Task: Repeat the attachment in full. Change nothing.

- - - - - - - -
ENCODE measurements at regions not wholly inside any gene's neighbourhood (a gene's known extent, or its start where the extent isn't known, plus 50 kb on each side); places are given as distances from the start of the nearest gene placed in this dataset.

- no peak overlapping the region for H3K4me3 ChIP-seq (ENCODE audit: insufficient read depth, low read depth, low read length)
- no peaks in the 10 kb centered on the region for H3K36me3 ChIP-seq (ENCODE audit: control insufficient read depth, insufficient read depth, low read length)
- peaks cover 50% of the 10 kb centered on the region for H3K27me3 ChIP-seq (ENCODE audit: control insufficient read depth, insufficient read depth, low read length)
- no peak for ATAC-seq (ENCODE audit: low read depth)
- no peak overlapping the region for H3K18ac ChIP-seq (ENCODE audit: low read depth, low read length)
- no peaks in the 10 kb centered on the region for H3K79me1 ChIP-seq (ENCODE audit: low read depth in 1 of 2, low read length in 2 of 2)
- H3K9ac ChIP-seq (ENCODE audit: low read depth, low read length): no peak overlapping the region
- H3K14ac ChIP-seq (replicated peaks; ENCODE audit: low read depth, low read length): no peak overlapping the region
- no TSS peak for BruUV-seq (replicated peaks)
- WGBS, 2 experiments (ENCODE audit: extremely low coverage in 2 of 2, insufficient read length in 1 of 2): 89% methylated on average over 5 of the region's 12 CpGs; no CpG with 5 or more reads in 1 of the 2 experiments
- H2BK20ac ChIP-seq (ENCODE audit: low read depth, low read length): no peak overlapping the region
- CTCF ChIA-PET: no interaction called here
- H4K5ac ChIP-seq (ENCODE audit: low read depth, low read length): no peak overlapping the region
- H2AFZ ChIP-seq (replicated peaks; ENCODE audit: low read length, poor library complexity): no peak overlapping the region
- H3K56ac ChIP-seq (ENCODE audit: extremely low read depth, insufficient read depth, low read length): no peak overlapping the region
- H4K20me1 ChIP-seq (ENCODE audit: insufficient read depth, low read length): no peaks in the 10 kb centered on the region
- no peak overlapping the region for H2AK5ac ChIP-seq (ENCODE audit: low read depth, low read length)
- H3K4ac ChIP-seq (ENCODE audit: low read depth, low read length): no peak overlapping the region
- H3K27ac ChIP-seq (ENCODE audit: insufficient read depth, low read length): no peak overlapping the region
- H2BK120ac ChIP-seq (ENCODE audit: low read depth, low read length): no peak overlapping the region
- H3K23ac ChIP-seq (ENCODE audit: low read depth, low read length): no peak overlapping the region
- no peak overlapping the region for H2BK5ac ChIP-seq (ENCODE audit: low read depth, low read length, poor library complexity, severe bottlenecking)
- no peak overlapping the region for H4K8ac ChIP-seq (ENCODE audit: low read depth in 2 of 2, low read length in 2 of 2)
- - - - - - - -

ENCODE measurements at regions not wholly inside any gene's neighbourhood (a gene's known extent, or its start where the extent isn't known, plus 50 kb on each side); places are given as distances from the start of the nearest gene placed in this dataset.

- no peak overlapping the region for H3K4me3 ChIP-seq (ENCODE audit: insufficient read depth, low read depth, low read length)
- no peaks in the 10 kb centered on the region for H3K36me3 ChIP-seq (ENCODE audit: control insufficient read depth, insufficient read depth, low read length)
- peaks cover 50% of the 10 kb centered on the region for H3K27me3 ChIP-seq (ENCODE audit: control insufficient read depth, insufficient read depth, low read length)
- no peak for ATAC-seq (ENCODE audit: low read depth)
- no peak overlapping the region for H3K18ac ChIP-seq (ENCODE audit: low read depth, low read length)
- no peaks in the 10 kb centered on the region for H3K79me1 ChIP-seq (ENCODE audit: low read depth in 1 of 2, low read length in 2 of 2)
- H3K9ac ChIP-seq (ENCODE audit: low read depth, low read length): no peak overlapping the region
- H3K14ac ChIP-seq (replicated peaks; ENCODE audit: low read depth, low read length): no peak overlapping the region
- no TSS peak for BruUV-seq (replicated peaks)
- WGBS, 2 experiments (ENCODE audit: extremely low coverage in 2 of 2, insufficient read length in 1 of 2): 89% methylated on average over 5 of the region's 12 CpGs; no CpG with 5 or more reads in 1 of the 2 experiments
- H2BK20ac ChIP-seq (ENCODE audit: low read depth, low read length): no peak overlapping the region
- CTCF ChIA-PET: no interaction called here
- H4K5ac ChIP-seq (ENCODE audit: low read depth, low read length): no peak overlapping the region
- H2AFZ ChIP-seq (replicated peaks; ENCODE audit: low read length, poor library complexity): no peak overlapping the region
- H3K56ac ChIP-seq (ENCODE audit: extremely low read depth, insufficient read depth, low read length): no peak overlapping the region
- H4K20me1 ChIP-seq (ENCODE audit: insufficient read depth, low read length): no peaks in the 10 kb centered on the region
- no peak overlapping the region for H2AK5ac ChIP-seq (ENCODE audit: low read depth, low read length)
- H3K4ac ChIP-seq (ENCODE audit: low read depth, low read length): no peak overlapping the region
- H3K27ac ChIP-seq (ENCODE audit: insufficient read depth, low read length): no peak overlapping the region
- H2BK120ac ChIP-seq (ENCODE audit: low read depth, low read length): no peak overlapping the region
- H3K23ac ChIP-seq (ENCODE audit: low read depth, low read length): no peak overlapping the region
- no peak overlapping the region for H2BK5ac ChIP-seq (ENCODE audit: low read depth, low read length, poor library complexity, severe bottlenecking)
- no peak overlapping the region for H4K8ac ChIP-seq (ENCODE audit: low read depth in 2 of 2, low read length in 2 of 2)